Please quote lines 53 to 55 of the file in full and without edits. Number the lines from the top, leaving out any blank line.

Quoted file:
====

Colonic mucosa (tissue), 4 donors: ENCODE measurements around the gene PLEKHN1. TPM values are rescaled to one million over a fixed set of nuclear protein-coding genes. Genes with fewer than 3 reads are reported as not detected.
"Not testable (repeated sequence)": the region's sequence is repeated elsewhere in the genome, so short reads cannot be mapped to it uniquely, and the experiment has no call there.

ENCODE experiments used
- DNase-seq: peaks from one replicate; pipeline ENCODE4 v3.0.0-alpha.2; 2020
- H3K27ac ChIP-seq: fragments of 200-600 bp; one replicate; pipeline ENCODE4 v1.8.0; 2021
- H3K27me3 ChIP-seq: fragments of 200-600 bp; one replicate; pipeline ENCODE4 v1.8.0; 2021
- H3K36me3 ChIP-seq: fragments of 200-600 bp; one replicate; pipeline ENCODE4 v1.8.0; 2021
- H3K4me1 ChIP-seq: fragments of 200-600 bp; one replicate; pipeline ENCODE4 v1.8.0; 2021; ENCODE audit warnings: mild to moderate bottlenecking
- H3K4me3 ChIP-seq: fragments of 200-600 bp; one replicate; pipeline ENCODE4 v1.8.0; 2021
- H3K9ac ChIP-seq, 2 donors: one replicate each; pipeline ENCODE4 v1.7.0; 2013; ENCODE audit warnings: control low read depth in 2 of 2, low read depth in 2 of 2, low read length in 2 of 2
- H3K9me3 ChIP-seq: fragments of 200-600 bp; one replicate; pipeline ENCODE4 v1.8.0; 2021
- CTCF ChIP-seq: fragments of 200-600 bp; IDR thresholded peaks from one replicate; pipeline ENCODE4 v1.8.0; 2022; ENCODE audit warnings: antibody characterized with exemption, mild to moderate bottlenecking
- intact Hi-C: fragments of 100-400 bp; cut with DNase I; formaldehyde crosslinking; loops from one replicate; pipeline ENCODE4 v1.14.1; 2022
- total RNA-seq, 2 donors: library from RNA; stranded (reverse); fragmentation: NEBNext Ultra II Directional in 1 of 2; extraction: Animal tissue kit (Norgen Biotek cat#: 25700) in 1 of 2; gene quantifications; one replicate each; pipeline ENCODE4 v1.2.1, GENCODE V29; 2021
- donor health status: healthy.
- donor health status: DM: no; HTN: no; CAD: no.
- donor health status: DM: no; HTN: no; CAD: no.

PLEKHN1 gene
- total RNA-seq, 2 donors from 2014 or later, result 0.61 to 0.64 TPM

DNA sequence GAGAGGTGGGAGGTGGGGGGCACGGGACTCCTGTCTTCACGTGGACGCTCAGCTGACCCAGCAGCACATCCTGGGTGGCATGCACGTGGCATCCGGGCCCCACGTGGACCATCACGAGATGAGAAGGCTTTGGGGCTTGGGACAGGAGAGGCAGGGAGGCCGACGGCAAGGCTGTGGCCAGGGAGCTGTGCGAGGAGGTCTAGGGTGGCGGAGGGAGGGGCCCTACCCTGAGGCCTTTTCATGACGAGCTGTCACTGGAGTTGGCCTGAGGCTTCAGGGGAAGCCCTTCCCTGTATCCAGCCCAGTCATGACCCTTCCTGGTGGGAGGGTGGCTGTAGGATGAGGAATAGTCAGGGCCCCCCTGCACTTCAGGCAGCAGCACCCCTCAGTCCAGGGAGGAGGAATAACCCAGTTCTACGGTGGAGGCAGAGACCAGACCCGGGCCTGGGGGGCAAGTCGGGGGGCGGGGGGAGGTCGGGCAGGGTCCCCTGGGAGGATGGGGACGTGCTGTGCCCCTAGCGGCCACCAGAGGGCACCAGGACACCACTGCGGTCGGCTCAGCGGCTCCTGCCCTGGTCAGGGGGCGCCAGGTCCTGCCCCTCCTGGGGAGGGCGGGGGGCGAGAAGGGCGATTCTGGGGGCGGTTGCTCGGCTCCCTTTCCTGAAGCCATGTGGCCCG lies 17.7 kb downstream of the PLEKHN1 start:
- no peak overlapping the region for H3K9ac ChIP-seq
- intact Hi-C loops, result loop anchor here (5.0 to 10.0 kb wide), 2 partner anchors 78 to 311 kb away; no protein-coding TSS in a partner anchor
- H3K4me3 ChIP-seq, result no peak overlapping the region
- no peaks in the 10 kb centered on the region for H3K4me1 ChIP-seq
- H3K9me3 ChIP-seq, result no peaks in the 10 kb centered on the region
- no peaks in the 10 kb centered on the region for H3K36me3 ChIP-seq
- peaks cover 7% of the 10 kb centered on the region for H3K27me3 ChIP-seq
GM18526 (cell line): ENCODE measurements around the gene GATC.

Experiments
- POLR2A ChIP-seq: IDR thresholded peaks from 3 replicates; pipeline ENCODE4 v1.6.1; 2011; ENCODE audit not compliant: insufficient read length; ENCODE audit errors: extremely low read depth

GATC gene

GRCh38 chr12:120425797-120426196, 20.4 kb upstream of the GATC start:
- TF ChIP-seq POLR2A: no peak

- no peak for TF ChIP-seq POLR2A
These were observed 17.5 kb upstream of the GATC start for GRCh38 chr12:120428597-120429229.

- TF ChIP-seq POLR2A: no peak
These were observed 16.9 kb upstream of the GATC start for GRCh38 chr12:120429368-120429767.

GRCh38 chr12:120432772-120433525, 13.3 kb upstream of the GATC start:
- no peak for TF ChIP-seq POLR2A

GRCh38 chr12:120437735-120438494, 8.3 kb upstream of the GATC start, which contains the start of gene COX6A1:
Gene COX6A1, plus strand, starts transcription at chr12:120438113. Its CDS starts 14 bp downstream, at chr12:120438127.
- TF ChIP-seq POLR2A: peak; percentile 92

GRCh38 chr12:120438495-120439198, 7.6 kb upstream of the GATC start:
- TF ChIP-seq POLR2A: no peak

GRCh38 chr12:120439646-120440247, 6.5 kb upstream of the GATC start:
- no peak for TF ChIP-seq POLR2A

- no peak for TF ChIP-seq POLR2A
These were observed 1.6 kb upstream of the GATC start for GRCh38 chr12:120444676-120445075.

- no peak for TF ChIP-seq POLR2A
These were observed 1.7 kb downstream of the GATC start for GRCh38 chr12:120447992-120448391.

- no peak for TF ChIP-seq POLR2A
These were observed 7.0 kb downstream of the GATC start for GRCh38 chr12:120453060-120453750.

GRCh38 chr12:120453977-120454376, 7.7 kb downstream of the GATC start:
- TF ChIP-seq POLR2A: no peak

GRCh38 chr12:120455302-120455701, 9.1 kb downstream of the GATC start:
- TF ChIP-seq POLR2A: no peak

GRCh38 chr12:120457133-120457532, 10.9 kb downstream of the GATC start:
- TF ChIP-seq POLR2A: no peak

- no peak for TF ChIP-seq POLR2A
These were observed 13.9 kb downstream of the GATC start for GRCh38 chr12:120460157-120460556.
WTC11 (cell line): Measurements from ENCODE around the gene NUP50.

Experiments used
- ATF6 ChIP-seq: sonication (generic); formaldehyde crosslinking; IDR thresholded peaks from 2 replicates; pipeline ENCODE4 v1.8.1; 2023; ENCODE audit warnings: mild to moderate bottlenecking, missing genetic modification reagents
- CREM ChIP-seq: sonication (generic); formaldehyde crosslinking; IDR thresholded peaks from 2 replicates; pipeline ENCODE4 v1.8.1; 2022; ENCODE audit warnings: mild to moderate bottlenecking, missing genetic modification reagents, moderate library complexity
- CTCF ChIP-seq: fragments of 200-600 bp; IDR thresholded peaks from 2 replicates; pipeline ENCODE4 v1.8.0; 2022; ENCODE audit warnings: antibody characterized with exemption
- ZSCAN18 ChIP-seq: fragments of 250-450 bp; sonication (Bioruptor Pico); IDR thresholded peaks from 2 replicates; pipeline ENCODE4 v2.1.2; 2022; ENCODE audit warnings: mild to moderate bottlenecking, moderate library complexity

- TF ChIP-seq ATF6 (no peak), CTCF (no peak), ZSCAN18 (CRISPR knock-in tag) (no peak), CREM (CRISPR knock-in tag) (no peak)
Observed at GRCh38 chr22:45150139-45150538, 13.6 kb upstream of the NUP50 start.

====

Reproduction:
GRCh38 chr12:120453977-120454376, 7.7 kb downstream of the GATC start:
- TF ChIP-seq POLR2A: no peak

GRCh38 chr12:120455302-120455701, 9.1 kb downstream of the GATC start: